The Beer Game simulates the flow of supply chain management that occurs in the real world. While playing the practice round Beer Game and the two rounds with a group, the “bullwhip effect” was a clear malfunction in our supply chain. As backlog started to accumulate and an exponential amount of inventory began to pile up, it was evident we were affected by the bullwhip effect. The bullwhip effect is describes to be the increasing variation of demand going upstream the supply chain from consumers to suppliers. Coordination between the manufactures, wholesaler, distributor and retailer was key to playing a successful round. However, by not communicating with one another and not understanding the demand that exists, increase of costs and backlogs begin to spiral out of control. Each player controls their particular section in the supply chain, though, each player can influence the supply chain as a whole by not ordering enough or perhaps ordering too much. It was obvious that the decisions made by each player was impacting the performance of the other in the chain. We found that the longer the lead time, the larger the variation. This extended lead time impacts the manufacture to worry, and then causes them to increase their production in order to meet their forecasting predictions. Their forecasting predictions are then a result of assumptions that never really existed in the first place. As playing the role of the Retailer, I was unable to meet the consistent demands of consumers. The bullwhip effect was noticed as my level of inventory increased to over 111, and shooting up my costs to over $2,400. Thus, it was clear and obvious that every division in the supply chain plays a key role. It ultimately became a domino effect w...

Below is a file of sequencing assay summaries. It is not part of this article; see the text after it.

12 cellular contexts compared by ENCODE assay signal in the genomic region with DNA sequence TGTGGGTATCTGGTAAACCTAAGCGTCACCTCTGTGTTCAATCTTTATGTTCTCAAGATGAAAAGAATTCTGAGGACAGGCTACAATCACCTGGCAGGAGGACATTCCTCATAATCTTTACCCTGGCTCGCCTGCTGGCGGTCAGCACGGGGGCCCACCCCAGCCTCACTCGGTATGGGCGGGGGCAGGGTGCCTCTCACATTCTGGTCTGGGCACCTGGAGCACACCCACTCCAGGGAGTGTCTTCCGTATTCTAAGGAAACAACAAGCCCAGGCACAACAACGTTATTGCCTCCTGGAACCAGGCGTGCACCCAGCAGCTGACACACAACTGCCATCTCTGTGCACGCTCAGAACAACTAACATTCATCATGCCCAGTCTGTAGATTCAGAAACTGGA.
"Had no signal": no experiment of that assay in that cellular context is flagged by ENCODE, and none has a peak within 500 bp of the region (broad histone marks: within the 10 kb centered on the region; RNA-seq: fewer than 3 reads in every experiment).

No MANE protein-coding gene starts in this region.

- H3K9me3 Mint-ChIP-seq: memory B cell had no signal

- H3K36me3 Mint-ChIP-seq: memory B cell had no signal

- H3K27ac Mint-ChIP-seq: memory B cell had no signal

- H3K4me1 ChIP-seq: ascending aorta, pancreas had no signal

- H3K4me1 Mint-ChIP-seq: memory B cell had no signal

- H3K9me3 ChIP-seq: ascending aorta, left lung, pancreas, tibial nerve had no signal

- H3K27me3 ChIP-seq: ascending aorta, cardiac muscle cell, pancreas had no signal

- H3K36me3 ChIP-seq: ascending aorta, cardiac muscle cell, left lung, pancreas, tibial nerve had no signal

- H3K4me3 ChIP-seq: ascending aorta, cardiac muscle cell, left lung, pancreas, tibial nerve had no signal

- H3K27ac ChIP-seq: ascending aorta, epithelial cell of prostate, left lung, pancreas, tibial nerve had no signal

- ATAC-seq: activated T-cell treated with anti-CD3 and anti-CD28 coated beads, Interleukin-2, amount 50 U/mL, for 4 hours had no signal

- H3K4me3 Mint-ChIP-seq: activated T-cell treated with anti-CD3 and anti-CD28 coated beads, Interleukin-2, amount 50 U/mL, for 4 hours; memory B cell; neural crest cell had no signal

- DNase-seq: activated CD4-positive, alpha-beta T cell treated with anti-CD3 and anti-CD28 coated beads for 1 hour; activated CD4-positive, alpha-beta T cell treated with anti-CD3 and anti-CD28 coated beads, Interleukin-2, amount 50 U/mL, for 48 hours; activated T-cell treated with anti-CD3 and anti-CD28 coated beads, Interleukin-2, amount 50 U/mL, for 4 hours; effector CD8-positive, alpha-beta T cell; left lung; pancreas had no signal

David Simchi-Levi, Philip Kaminsky, and Edith Simchi-Levi, Designing and Managing the Supply Chain (2nd ed.), E-text Edition, OSC/300 Strategic Supply Chain Management University of Phoenix, McGraw-Hill, 2003 New York, NY.